I spend a great deal of my life taking risks. As the host of the Angry Planet TV series, I often find myself chasing after tornadoes, driving into the eye of land-falling hurricanes, or climbing into the crater of an exploding volcano. I’ve dove with sharks, swam with thousands of piranhas, and taken a small inflatable raft out onto the world’s largest sulfuric acid lake – seriously, I’m not making this stuff up! My explorations of the extreme have taken me to over 40 countries and all seven continents.
While my risk-taking tends to be at the far end of the spectrum, where mistakes or miscalculations could mean serious injury or worse, we all take risks. We take financial risks, especially with the state of the current economy, and we take emotional risks when we tell someone that we love them and hope that they feel the same way. Many times, these risks can be just as frightening as finding yourself in a potentially life-threatening situation.
Physiologically, fear and excitement are almost identical. Your heart rate spikes and it starts pounding in your chest, your breathing rate increases and your pupils dilate. That feeling of butterflies in your stomach might show up and your hands start to sweat. This is your body preparing to take action; the “fight or flight” response. But the big difference between fear and excitement is what’s going on in your mind at the time (you could add passionate love to that list of emotions too – the symptoms are almost the same aren’t they?)
Similar stimulus can invoke the same physical reactions in two different people, yet they perceive it in completely different ways making for two very different experiences. Imagine jumping out of an airplane. To an adrenaline junkie, it’s an exhilarating rush. To someone afraid of flying, let’s just say that you might need to get their jumpsuit sent out to the cleaners afterward!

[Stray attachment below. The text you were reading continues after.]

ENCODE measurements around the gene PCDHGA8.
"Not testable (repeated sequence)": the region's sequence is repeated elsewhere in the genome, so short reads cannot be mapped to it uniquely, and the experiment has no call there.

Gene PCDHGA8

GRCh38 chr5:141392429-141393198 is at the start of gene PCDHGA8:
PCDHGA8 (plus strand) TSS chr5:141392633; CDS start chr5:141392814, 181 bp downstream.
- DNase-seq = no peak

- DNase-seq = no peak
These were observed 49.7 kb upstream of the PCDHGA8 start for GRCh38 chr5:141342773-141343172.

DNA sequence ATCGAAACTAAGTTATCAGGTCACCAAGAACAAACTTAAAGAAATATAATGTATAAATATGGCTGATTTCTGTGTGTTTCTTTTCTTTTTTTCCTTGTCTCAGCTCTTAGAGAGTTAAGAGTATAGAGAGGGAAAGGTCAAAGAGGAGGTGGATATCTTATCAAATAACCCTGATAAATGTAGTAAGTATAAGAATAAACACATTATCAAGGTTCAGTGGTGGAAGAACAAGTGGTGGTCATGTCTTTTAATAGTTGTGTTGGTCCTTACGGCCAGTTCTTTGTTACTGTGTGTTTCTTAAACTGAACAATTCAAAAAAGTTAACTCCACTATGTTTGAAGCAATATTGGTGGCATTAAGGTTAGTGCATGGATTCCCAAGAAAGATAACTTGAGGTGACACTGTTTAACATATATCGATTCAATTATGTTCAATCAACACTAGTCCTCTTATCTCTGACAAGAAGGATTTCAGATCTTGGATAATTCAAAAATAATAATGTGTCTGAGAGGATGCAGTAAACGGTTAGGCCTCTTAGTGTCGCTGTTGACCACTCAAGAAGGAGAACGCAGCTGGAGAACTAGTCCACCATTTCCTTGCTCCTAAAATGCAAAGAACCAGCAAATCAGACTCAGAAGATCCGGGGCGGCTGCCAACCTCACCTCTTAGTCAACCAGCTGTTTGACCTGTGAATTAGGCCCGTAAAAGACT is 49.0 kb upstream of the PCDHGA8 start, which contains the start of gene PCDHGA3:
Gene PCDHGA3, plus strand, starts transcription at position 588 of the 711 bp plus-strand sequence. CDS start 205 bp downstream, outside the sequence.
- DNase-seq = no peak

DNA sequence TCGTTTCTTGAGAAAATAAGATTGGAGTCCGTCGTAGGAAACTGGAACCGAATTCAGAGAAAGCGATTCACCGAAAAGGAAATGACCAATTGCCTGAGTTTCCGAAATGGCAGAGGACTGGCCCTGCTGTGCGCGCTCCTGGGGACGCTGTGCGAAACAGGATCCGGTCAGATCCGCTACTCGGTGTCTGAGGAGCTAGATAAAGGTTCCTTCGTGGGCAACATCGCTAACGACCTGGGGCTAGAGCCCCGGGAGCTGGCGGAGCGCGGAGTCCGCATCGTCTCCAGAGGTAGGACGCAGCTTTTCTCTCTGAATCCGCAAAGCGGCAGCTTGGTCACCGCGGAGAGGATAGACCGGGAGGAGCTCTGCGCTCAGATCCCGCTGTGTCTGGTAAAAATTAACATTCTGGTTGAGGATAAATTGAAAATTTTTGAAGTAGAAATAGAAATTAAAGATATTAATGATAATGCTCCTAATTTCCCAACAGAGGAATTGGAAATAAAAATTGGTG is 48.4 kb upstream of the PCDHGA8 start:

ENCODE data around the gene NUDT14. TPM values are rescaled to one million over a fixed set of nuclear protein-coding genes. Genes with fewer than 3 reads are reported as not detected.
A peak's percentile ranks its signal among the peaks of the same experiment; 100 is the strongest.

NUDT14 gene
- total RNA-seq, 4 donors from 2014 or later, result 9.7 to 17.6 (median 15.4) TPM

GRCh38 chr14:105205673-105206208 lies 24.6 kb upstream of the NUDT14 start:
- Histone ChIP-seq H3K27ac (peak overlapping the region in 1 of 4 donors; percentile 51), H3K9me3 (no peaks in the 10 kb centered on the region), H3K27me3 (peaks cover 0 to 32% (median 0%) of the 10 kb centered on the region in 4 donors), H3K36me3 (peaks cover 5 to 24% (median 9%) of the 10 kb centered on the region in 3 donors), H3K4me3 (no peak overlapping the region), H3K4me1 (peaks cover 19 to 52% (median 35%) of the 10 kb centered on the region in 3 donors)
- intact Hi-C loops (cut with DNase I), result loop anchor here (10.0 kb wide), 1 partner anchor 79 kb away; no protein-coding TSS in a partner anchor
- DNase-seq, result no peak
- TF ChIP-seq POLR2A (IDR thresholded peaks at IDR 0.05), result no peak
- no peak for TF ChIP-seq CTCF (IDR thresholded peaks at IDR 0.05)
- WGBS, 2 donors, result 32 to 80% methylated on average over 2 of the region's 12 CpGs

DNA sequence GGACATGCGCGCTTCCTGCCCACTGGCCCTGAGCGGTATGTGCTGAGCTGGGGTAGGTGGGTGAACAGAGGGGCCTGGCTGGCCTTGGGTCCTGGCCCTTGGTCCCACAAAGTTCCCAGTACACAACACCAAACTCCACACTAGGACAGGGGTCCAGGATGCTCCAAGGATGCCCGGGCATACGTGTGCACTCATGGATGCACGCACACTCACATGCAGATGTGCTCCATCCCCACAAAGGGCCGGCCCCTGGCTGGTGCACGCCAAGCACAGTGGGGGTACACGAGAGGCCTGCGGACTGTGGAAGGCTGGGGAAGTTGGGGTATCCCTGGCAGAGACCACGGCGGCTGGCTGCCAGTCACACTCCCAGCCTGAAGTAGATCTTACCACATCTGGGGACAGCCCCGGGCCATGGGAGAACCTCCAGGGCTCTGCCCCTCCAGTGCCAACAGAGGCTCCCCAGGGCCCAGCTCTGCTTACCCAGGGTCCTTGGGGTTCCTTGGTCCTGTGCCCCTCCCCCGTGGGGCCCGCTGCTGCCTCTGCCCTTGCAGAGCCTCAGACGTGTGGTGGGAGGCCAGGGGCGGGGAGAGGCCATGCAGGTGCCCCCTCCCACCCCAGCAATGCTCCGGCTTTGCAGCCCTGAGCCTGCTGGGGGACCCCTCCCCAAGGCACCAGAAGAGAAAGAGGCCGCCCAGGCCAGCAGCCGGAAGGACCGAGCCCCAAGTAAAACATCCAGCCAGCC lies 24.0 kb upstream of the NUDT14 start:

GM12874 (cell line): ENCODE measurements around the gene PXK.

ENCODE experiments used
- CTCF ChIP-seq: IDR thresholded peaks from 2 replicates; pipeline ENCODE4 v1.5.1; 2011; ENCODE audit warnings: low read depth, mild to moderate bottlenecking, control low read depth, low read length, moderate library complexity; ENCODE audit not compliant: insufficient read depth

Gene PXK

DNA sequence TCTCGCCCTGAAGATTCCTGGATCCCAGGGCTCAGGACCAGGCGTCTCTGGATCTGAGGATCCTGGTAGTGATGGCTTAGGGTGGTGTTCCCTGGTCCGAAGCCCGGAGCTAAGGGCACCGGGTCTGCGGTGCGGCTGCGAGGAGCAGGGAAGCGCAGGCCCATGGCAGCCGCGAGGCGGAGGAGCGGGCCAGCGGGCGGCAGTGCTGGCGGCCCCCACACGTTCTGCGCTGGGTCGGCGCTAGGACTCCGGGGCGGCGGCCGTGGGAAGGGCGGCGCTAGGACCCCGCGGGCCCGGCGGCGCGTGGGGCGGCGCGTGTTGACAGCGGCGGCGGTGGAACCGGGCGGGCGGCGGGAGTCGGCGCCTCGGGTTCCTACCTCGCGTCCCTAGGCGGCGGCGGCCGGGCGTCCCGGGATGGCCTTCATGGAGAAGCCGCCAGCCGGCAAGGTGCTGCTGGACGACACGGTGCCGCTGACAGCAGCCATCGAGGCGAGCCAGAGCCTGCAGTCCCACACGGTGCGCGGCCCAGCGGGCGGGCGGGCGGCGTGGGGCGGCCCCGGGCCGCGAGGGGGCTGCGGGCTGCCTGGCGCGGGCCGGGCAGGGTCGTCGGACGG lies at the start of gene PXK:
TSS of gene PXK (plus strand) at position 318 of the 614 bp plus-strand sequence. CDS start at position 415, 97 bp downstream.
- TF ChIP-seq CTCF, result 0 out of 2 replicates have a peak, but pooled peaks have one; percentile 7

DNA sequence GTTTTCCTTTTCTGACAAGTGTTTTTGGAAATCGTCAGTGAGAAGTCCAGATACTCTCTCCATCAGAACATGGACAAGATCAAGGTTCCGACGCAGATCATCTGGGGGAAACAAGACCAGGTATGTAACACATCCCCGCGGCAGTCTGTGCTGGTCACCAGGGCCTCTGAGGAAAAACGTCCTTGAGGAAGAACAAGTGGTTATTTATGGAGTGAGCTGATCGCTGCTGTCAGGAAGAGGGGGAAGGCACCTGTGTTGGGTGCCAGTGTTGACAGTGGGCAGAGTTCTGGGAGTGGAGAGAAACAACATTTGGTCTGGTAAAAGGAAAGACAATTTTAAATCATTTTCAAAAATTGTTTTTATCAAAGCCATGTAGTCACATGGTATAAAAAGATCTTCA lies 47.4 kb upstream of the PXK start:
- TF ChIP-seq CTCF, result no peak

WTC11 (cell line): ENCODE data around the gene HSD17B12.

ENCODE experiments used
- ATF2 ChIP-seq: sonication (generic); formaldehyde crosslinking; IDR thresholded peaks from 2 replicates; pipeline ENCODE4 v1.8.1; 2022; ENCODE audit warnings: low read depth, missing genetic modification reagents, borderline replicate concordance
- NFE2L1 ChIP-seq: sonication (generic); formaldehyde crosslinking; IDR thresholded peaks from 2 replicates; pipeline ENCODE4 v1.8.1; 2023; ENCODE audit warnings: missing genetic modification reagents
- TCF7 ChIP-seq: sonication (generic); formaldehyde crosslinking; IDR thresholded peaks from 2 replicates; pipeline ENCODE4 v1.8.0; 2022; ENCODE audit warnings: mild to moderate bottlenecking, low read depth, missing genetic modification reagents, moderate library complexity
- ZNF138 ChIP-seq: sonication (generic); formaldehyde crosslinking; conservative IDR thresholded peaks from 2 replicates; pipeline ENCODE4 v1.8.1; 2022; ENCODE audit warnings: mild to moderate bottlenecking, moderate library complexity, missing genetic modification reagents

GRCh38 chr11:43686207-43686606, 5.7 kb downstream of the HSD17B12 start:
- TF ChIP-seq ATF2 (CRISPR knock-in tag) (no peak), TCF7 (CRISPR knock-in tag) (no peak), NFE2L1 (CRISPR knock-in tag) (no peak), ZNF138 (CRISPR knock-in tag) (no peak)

I find this fascinating.
For me, fear has been as much of a helper as a hinderance. People often think that I’m totally fearless because I face down so many terrifying things that “normal” people evacuate from. But that couldn’t be further from the truth. I get scared – sometimes REALLY scared, but over the years, I’ve learned to harness that fear and use it as a yardstick to measure my exposure to danger. Fear keeps me sharp when I’m in the middle of the chaos in a hurricane. Fear tells me when to back off from a tornado that might change its direction. Fear helps keep me alive and so I acknowledge it, embrace it, and learn lessons from it.
One question that I get asked a lot is, “When have you been the most afraid?” That’s a tough question to answer because the risks and dangers in storms usually only last a brief moment (or maybe a few minutes) and then it’s all over.
The night before Hurricane Katrina made landfall was agonizing. I was with a group of other storm chasers and we hunkered down in a steel-reinforced, concrete parking garage in Gulfport, Mississippi – the spot where the strongest part of the storm hit. We knew that the next 24 hours were going to be intense, historic, and very, very dangerous. The warnings from the National Weather Service were apocalyptic, describing how buildings were going to fall and how small cars and household appliances were going to become deadly missiles in the intense winds. We held our ground and made it through alive, thanks to our knowledge and experience.
But even that was not the experience that filled me with the most fear.
In one of my crazier Angry Planet adventures, we decided to visit Kitum cave. It lies on the slopes of Mount Elgon in northern Kenya, and is well known because it’s the only place in the world where elephants go underground (into the cave) at night in total darkness. They follow along a difficult, boulder strewn path to the very back of the cave where they scrape the walls with their tusks and chew the debris, trying to get at the salt that the rock contains. The vegetation in northern Kenya’s forests is low in sodium so the elephants come to Kitum to satisfy their salt need. Although I knew it wouldn’t be easy, I thought this would be a fascinating location to showcase on television.
The cave also became well known when it was featured in the book, The Hot Zone by Richard Preston. Richard described two instances of Marburg Hemorrhagic Fever that were contracted at Kitum. Marburg is a deadly disease that is closely related to the Ebola virus. Symptoms begin with a headache and fever, then your internal organs begin to dissolve and liquify. Most victims die within a week and a half due to extreme internal and external bleeding. While there have only been a few cases of Marburg contracted at Kitum, of those, the mortality rate has been 100%.